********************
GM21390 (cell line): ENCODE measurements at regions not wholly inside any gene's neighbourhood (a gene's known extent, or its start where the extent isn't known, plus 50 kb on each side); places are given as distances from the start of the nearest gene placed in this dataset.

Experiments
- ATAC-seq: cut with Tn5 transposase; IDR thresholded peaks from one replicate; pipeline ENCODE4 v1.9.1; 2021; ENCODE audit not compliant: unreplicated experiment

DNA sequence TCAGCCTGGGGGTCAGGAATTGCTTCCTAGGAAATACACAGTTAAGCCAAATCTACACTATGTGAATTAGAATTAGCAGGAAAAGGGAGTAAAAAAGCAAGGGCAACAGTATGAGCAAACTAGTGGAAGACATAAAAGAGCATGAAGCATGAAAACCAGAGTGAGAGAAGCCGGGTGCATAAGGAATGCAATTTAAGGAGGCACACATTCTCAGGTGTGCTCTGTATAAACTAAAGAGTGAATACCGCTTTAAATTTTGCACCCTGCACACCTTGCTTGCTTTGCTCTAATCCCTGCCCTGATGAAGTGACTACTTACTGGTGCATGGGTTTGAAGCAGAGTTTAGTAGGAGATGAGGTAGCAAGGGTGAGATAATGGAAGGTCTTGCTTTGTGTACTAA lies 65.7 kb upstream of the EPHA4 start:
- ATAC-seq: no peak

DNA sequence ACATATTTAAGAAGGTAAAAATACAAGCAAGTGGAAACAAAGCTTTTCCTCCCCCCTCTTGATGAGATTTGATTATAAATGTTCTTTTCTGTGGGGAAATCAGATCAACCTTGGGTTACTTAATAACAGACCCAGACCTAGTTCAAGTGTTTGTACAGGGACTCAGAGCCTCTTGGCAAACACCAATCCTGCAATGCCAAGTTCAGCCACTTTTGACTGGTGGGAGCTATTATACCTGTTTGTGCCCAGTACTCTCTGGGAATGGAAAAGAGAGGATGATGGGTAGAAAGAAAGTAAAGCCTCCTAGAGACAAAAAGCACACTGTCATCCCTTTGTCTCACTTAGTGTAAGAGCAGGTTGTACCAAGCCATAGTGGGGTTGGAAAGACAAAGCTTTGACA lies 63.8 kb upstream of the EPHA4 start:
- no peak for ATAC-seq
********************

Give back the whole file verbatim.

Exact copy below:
GM21390 (cell line): ENCODE measurements at regions not wholly inside any gene's neighbourhood (a gene's known extent, or its start where the extent isn't known, plus 50 kb on each side); places are given as distances from the start of the nearest gene placed in this dataset.

Experiments
- ATAC-seq: cut with Tn5 transposase; IDR thresholded peaks from one replicate; pipeline ENCODE4 v1.9.1; 2021; ENCODE audit not compliant: unreplicated experiment

DNA sequence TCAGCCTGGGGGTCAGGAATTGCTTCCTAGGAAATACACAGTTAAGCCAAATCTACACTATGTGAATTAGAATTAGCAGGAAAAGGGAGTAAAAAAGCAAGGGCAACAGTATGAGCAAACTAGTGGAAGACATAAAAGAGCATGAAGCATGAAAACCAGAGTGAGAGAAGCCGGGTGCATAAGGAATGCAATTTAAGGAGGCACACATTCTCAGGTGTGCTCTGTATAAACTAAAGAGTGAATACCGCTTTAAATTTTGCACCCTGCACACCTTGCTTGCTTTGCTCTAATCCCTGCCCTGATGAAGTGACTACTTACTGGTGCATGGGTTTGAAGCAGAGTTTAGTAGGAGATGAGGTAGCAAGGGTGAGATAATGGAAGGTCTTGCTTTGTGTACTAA lies 65.7 kb upstream of the EPHA4 start:
- ATAC-seq: no peak

DNA sequence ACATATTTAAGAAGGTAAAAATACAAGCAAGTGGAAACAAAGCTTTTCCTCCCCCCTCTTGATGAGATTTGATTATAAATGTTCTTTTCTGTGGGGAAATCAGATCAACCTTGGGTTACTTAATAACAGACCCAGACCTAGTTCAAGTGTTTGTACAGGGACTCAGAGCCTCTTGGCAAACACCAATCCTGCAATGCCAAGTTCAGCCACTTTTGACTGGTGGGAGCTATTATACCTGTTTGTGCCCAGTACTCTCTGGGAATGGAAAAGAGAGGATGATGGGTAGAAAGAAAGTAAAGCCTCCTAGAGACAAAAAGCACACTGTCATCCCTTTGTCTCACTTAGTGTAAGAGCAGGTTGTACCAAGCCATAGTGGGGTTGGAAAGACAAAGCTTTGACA lies 63.8 kb upstream of the EPHA4 start:
- no peak for ATAC-seq